Instead of this traditional structure, I want to experiment with a thematic approach. Jacob Burckhardt a Swiss scholar published in 1860 his Civilization of the Italian Renaissance. Laid out in this text are themes that have dominated Renaissance studies until the present. The book is layed out in six parts. I want to use three of these parts as the focus of this course: "The Development of the Individual," "The Discovery of the World and Man," and "Revival of Antiquity." This different approach will allow me to introduce more recent critical approaches into our discussions. At the end of this syllabus I have outlined a tentative list of topics. I have to emphasize the tentative nature of this listing since I am still experimenting with this structure.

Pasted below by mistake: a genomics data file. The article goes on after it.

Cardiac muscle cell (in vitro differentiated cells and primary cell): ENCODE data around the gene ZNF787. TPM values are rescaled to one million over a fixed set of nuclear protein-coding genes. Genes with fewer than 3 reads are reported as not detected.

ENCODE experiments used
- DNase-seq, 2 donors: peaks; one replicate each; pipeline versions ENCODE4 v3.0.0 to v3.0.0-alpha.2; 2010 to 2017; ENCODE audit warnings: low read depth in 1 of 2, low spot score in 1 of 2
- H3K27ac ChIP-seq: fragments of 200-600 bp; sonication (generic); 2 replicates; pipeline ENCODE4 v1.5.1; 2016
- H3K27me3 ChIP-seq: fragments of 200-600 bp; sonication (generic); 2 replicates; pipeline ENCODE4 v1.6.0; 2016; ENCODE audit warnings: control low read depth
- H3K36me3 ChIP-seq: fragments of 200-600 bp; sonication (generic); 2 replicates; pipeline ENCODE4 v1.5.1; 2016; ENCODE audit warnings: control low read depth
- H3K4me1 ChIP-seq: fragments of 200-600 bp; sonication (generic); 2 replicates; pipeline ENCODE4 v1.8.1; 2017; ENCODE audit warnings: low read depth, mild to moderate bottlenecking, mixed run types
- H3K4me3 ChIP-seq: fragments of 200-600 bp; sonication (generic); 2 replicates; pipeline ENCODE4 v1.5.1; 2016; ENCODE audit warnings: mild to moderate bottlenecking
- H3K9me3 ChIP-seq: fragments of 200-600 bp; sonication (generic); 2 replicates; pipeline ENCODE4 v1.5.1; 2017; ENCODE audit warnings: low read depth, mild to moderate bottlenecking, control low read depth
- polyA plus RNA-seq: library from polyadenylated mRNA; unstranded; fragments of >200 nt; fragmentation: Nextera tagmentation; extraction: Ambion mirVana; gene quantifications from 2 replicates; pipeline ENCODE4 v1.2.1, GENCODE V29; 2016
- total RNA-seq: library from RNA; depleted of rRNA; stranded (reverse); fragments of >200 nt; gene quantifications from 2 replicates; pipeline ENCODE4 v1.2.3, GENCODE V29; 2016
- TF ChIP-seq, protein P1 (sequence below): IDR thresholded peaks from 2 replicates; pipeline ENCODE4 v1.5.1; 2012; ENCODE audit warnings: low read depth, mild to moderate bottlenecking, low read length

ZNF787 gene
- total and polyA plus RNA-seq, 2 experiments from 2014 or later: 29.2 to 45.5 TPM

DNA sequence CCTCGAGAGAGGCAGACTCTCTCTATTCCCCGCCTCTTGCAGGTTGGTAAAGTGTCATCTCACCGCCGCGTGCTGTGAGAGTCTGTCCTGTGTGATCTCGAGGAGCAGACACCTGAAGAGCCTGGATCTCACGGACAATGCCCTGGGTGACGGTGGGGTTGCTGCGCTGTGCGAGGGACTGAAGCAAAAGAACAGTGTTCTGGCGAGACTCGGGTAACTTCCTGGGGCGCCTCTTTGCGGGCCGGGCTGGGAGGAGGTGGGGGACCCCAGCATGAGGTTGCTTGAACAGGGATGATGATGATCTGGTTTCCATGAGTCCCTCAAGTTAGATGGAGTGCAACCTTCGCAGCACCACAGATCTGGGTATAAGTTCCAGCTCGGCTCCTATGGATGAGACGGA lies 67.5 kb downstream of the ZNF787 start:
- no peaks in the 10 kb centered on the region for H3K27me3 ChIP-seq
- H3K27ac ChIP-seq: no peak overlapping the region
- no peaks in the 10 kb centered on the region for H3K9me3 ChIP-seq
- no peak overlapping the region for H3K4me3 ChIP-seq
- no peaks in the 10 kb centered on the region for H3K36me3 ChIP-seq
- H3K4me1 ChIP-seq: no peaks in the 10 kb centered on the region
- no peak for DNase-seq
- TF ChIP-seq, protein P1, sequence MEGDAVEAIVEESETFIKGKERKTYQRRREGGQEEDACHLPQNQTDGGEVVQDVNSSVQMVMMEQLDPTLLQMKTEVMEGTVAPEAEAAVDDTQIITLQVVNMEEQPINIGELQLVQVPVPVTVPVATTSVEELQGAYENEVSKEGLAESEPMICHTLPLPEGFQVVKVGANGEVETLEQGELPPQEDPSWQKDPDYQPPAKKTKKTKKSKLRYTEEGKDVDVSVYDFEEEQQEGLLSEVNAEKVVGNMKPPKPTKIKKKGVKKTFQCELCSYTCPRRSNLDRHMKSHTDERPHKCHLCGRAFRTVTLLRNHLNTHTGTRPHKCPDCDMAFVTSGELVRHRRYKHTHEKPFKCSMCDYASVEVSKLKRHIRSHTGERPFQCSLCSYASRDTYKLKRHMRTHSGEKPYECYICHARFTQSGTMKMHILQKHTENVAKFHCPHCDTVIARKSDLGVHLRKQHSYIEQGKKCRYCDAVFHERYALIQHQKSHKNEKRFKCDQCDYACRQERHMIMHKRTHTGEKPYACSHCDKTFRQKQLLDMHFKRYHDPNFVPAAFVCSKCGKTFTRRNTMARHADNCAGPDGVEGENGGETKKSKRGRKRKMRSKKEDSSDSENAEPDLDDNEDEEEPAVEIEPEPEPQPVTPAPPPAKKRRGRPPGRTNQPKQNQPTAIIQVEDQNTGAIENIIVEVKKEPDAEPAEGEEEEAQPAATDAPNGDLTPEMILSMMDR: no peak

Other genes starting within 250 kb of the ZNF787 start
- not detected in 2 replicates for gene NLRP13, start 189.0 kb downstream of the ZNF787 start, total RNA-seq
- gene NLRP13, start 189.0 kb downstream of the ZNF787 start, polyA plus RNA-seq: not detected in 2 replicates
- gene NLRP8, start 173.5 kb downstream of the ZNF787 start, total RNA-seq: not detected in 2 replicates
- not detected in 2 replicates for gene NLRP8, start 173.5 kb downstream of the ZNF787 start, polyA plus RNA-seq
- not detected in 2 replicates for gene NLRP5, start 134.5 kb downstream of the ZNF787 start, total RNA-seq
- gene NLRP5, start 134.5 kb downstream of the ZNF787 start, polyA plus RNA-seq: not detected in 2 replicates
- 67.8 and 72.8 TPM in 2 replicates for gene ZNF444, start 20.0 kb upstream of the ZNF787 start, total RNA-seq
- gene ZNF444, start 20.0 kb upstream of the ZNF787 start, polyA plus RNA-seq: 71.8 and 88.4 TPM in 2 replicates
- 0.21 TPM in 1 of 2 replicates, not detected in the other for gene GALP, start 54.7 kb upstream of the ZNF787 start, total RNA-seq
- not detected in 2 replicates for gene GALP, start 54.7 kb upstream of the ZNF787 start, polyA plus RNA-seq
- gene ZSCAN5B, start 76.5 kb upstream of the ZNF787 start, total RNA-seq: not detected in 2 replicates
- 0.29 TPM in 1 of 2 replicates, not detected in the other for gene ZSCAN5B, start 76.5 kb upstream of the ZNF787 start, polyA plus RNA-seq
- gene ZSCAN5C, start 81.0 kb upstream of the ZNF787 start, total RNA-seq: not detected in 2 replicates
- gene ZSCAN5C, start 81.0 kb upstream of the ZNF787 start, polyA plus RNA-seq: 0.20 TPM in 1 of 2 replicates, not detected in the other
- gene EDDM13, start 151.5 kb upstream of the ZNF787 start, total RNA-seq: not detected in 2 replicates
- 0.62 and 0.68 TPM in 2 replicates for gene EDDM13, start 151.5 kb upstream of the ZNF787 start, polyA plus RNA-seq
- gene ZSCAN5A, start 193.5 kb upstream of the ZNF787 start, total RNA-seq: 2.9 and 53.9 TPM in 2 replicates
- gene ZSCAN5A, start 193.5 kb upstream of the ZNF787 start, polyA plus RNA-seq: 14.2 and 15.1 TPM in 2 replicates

2) The World Wide Web presents us with a phenomenal resource to study art. Images and other materials can be made immediately accessible to students. I intend to take advantage of this resource. I will be posting materials relevant to the course on this course's Web site. I plan to post material to help you prepare for class discussions and seminars. To keep up to date, check the page entitled "ARTH 213 Assignments."
3) I will evaluate your performance in this course on the basis of three short papers. Two of these papers will be seminar reports. These will be in response to two seminars we will hold during the course of the semester. The first of these seminars will be devoted to the revolution in sculpture evident in the art of Donatello, Ghiberti, Brunelleschi, and Nanni di Banco at the beginning of the fifteenth century, and the second will focus on Raphael's Stanza della Segnatura and the Renaissance concept of knowledge. Before these seminars you will be given materials to prepare you for the discussions. The week after the completion of the seminar you will be expected to submit a three - five page paper presenting your response to the discussion. You will be expected to focus on an aspect of the topic.